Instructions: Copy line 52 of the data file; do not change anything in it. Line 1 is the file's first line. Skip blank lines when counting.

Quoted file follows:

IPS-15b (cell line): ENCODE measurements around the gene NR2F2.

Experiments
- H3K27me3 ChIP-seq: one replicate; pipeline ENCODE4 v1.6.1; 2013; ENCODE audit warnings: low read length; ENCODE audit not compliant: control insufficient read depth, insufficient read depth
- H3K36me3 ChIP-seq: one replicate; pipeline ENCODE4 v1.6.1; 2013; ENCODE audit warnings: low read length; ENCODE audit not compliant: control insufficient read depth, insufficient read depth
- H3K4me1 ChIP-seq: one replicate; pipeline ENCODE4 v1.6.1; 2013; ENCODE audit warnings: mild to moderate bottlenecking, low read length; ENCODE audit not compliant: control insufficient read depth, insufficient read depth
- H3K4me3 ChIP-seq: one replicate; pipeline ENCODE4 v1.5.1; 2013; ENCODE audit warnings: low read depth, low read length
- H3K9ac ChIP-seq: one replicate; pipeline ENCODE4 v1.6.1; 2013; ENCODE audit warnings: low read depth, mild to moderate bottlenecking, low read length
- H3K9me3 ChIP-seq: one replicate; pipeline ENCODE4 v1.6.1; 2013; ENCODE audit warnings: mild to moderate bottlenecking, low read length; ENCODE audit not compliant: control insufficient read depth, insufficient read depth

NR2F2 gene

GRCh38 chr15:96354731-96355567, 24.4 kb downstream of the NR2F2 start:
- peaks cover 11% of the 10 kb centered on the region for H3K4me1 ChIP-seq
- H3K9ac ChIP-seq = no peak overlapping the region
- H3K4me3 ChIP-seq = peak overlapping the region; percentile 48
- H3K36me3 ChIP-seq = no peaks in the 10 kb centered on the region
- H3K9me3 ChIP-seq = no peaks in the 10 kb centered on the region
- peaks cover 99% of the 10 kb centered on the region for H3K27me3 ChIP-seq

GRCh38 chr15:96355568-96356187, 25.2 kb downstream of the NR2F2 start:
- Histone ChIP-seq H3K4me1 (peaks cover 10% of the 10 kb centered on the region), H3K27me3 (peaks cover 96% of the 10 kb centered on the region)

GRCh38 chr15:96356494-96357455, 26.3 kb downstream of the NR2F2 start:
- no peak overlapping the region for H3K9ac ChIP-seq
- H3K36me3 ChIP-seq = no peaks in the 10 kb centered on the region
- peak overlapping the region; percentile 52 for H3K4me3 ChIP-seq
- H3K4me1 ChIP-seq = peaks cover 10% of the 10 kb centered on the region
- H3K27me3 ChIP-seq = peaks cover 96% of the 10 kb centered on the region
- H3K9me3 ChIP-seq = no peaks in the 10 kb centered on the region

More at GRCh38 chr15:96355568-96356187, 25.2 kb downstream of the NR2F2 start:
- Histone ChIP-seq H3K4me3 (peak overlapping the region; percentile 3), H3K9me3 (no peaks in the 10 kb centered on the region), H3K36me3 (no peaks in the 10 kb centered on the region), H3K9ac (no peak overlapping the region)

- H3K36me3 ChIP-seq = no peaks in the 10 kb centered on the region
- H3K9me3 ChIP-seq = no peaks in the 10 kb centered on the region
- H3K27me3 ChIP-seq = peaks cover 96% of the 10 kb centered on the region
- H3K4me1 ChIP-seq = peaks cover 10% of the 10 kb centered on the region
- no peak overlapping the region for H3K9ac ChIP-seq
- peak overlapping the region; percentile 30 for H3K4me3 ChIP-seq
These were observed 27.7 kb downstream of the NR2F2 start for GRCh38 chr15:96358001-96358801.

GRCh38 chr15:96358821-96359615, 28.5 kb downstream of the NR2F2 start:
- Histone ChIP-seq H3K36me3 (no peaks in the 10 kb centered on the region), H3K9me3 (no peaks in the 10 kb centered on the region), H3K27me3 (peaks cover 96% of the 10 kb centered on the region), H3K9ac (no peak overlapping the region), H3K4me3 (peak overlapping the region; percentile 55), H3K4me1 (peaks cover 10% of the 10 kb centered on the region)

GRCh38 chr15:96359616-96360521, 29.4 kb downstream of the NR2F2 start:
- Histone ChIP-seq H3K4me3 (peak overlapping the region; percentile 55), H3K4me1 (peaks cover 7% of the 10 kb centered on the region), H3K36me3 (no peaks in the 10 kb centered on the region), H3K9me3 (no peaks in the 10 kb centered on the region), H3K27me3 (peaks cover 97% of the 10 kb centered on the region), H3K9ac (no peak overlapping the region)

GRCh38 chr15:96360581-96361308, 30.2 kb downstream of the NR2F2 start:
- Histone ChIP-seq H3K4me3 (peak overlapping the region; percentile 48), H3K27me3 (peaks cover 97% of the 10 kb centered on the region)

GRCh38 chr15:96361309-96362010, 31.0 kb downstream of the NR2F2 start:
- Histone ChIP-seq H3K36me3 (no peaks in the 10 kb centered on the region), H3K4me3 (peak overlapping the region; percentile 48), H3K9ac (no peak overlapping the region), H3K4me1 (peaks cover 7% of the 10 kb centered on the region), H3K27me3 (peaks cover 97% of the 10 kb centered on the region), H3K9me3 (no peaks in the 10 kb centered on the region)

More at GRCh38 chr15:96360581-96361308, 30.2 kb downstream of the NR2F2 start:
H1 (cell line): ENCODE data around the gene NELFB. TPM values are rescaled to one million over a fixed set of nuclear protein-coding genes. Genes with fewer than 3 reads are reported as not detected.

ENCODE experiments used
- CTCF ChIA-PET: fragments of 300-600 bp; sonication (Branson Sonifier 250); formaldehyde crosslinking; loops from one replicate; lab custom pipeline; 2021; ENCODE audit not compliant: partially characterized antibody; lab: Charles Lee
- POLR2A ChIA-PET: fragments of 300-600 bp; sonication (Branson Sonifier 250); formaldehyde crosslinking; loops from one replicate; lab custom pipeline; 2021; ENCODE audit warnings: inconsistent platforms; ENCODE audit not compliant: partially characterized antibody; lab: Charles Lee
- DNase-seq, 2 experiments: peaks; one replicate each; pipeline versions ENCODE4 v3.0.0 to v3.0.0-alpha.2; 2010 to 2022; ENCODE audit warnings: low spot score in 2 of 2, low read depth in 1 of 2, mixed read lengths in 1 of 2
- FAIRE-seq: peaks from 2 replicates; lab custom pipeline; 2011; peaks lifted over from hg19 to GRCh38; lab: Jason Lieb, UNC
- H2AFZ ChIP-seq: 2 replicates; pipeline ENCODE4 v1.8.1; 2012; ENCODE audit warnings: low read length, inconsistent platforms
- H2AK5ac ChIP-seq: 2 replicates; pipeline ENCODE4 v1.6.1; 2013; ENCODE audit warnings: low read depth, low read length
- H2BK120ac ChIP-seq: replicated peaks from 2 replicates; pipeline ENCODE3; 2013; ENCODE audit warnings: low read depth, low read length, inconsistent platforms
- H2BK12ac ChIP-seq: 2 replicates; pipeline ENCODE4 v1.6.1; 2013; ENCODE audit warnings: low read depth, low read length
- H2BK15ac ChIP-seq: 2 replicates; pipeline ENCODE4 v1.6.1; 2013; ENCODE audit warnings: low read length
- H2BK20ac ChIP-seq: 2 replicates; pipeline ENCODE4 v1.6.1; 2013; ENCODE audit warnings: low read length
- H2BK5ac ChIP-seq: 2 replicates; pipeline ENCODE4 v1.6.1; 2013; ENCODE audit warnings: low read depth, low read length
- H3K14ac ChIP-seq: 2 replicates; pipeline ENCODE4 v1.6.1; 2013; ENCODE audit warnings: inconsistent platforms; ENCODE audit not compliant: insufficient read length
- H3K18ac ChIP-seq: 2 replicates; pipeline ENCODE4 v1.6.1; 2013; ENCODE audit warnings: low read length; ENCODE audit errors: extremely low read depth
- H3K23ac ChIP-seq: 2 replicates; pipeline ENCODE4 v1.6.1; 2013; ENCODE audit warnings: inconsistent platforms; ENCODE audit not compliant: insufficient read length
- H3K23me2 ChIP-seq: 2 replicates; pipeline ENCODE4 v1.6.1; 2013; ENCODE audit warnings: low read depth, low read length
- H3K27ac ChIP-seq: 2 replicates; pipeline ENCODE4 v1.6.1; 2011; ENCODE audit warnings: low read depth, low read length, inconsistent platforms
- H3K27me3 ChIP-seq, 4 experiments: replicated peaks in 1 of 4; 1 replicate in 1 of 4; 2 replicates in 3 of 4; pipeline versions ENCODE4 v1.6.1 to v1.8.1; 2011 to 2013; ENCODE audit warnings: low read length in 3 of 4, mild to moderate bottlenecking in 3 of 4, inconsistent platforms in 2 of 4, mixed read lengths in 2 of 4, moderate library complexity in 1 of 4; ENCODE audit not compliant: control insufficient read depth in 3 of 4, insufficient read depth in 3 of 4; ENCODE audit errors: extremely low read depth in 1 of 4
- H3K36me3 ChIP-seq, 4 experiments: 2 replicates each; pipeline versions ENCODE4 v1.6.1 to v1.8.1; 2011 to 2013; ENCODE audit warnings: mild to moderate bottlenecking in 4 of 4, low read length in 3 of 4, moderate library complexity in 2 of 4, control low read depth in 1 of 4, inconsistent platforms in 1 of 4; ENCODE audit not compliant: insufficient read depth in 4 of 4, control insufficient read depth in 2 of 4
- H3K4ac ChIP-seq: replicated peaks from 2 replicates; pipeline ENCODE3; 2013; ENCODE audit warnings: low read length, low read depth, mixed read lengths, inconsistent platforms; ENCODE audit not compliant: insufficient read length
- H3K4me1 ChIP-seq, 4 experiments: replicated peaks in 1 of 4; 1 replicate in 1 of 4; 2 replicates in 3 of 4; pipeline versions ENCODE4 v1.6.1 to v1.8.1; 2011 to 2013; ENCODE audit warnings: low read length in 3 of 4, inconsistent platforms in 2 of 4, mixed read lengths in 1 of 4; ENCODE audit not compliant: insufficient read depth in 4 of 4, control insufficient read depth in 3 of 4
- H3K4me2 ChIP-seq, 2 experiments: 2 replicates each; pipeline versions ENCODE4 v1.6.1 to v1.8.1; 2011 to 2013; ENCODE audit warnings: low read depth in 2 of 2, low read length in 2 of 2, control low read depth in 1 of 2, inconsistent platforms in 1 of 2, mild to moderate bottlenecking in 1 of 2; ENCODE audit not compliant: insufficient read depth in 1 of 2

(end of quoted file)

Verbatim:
- H2BK120ac ChIP-seq: replicated peaks from 2 replicates; pipeline ENCODE3; 2013; ENCODE audit warnings: low read depth, low read length, inconsistent platforms